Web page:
1. Peal and boil potatoes – for three cups you should be safe with 4-5 large potatoes.
  2. Rice potatoes and measure out three cups.
  3. Add butter while hot.
  4. Add the salt, sugar, and cream; cool in refrigerator. If you double the batch, leave in refrigerator overnight.
  5. When ready to roll, mix in the 1 1/2 cups of flour per 3 cups or riced potato mix.
  6. Measure out 1/4 cup mix for each lefse and roll thin.
  7. Bake on a 450F lefse grill. Turning when dark brown spots appear.
  8. Store lefse for 1-2 days in an airtight container or layer and freeze.

For the finished product photos, I have to give credit to my Mom and Dad. In July I completely forgot to get a finished product shot – I was too excited to eat them. When talking to my parents yesterday, my Dad said they were making lefse this weekend so I begged them to style a few shots for me. And I think they turned out fantastic! They’ll be instagraming and styling the rest of their food soon I’m sure. 😉


What are some of your holiday food traditions?


Visiting Minnesota Summer 2016 Edition

We just got back (about two weeks ago) from visiting Minnesota for a little over a week and although I didn’t capture everything – I’ve been doing something like trying to stay in the moment and not feel the need to photo document every moment, and while that is great, I sometimes look back and think – why don’t I have a picture of that?! We ate breakfast at the same place three times and I still didn’t get any pictures.

Oh well, I suppose? But here is a brief summary of our time and how we spent it:

Brewery hopping in Minneapolis and visiting friends from undergrad and grad school… although again – why do I not have picture of people? I think Sociable Cider Werks (top left) was my favorite.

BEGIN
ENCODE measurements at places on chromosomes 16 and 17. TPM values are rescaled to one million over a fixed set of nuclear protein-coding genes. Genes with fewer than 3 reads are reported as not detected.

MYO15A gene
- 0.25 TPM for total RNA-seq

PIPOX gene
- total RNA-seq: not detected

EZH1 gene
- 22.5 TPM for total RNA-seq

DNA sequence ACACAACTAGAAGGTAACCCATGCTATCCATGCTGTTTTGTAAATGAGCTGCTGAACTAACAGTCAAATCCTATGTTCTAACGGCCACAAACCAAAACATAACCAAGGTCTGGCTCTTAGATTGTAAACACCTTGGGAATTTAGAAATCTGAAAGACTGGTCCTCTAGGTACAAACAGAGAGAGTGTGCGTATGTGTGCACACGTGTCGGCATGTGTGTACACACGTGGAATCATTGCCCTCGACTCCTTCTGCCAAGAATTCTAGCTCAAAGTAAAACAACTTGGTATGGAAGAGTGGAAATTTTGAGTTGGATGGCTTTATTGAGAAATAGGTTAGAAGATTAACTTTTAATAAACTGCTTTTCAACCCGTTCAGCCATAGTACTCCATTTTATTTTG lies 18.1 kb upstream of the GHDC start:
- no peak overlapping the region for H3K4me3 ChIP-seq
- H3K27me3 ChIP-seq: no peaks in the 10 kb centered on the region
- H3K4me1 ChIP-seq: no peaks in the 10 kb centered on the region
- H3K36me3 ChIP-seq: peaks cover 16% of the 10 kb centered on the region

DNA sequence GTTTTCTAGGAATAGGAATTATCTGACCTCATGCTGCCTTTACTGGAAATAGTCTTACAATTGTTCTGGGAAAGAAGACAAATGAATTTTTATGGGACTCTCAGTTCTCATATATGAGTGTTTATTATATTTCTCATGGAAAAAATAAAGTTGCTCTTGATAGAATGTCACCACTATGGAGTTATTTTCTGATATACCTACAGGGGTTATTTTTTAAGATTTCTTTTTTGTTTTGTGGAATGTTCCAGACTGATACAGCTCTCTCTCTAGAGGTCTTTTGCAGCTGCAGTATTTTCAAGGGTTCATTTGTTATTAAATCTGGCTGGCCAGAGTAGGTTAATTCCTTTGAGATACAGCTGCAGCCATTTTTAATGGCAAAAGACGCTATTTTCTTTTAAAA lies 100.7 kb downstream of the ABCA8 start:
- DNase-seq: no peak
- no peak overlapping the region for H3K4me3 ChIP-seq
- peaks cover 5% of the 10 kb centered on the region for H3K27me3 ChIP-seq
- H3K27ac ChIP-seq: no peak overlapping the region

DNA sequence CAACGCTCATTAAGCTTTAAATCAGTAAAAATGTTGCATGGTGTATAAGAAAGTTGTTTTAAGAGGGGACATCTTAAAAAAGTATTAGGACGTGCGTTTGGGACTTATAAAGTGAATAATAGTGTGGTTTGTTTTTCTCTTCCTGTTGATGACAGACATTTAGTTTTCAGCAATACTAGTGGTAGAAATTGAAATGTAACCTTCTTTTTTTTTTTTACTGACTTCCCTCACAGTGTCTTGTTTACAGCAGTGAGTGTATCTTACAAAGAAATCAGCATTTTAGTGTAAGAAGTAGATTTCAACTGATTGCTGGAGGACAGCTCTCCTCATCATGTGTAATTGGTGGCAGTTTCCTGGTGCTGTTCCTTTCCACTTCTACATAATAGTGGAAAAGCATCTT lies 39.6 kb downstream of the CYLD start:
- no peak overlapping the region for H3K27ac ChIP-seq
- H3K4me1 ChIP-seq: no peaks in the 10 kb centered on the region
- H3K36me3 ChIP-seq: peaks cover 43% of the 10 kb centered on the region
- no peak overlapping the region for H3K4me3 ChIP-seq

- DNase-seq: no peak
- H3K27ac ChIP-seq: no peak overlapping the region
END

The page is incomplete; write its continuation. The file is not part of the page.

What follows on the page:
Next on the road trip of Minnesota we headed up to Duluth and Gooseberry Falls (above) to meet up with one of my best friends from college -Dana! We hadn’t seen each other in three years!

Being on the North Shore meant a stop at Betty’s Pies for their Great Lakes Fruit Pie.

Lots on the menu!

A walk out on to the pier.

The view from our hotel – morning and evening – I could get used to that. Or at least in the summer time.


We finally headed back to my home town of Battle Lake. And there are some new features in town! The Boathouse (we went back to three times… not ashamed at all because they had good drinks and pizza hit the spot too), the Rusty Nail (remodel of an old dive), and even a cupcake/coffee shop – Smackin’ Cakes!

While there I got to spend time with my adorable niece and nephew (who were up for the wedding).

It’s she a doll!

C and I rented some bikes from the Galloping Goose and rode through Glendalough State Park.

It’s gorgeous any time of year, but I loved riding down those paths.

We celebrated Jessica and Derek at their grooms lunch.

And Carlos Creek Winery with my sis.

And finally time for the big day! This gorgeous lady is probably one of my favorite people I’ve known all my life and I was incredibly honored to officiate!

And of course I got to spend time with my younger sis as well. 🙂

These two have known each other since they were a few days old. Don’t be fooled… Anna has heels. 😉

After the wedding C and I stayed at Spirit Cove Lodge which was only 10 minutes from the winery. It was such a sanctuary and the breakfast was fantastic! Look at that French Toast Crown!

The view from our room over looking the lake.

We finally made our way back to Minneapolis for a sleep before heading to the airport. And I will say that we got an excellent breakfast – look at those steel cut oats with berry compote! And of course Earl Grey tea with milk and honey.

I haven’t been back to my hometown in the summer for almost 4 years and I’m so glad we spent a long week exploring and acting like a tourist.

What are some things you do to act like a tourist in your hometown?